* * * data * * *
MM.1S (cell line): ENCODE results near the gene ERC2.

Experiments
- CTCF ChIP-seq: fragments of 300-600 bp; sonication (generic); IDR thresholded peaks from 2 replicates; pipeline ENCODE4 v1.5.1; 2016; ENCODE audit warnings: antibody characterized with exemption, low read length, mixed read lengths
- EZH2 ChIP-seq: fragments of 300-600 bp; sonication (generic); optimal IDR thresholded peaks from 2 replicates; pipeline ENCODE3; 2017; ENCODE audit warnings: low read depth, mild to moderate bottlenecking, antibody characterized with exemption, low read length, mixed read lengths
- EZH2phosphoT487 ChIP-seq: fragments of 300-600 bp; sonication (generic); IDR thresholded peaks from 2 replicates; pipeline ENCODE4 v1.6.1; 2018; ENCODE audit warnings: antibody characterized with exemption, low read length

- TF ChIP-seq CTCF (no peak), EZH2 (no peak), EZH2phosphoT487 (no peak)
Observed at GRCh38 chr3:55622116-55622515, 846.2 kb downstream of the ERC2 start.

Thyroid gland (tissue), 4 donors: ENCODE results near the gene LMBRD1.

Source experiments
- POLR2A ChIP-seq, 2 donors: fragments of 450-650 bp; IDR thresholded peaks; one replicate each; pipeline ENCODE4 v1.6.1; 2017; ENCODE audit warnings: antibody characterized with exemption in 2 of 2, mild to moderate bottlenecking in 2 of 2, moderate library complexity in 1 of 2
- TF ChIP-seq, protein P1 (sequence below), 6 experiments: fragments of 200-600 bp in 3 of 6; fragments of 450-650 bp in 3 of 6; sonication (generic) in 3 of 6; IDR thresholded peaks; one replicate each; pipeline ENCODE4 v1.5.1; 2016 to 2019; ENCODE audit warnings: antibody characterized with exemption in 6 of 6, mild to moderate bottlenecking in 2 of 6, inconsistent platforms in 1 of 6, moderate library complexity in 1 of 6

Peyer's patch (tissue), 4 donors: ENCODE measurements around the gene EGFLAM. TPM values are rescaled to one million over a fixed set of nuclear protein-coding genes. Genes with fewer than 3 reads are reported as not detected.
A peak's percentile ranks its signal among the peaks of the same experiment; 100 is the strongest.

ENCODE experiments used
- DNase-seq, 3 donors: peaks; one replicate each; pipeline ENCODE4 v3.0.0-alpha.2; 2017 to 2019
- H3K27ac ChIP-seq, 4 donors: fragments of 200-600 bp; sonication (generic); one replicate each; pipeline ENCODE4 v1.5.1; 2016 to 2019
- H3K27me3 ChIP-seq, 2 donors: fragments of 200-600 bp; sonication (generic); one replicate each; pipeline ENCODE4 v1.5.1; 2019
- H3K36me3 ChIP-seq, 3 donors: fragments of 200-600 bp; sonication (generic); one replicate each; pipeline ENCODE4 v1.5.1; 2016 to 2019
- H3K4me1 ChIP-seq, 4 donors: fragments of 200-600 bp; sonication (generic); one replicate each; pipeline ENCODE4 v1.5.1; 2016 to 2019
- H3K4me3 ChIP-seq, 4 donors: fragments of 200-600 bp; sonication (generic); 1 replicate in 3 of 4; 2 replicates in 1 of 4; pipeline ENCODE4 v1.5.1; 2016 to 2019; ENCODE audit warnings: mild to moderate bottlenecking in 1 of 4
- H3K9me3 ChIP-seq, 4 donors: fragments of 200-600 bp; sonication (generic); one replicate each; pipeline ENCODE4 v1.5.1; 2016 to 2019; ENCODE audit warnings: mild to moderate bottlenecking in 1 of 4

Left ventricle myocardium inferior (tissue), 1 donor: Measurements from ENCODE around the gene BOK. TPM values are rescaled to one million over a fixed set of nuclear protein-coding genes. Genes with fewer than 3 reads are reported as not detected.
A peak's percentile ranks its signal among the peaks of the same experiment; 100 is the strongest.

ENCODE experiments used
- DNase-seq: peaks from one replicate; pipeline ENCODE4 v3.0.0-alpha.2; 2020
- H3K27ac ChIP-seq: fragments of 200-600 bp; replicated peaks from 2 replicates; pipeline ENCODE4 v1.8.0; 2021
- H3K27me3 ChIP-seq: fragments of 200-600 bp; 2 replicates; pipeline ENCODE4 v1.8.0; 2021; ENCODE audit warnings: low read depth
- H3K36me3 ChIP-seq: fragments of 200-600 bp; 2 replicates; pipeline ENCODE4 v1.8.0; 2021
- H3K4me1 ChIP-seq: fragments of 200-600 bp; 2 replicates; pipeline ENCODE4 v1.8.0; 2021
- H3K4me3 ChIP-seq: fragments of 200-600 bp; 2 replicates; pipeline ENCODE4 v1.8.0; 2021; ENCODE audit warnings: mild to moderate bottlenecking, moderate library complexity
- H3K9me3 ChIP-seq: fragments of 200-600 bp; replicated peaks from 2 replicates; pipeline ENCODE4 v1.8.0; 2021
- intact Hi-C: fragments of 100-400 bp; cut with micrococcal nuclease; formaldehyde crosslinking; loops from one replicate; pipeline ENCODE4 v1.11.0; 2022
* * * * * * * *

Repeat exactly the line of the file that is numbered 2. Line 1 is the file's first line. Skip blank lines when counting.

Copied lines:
Experiments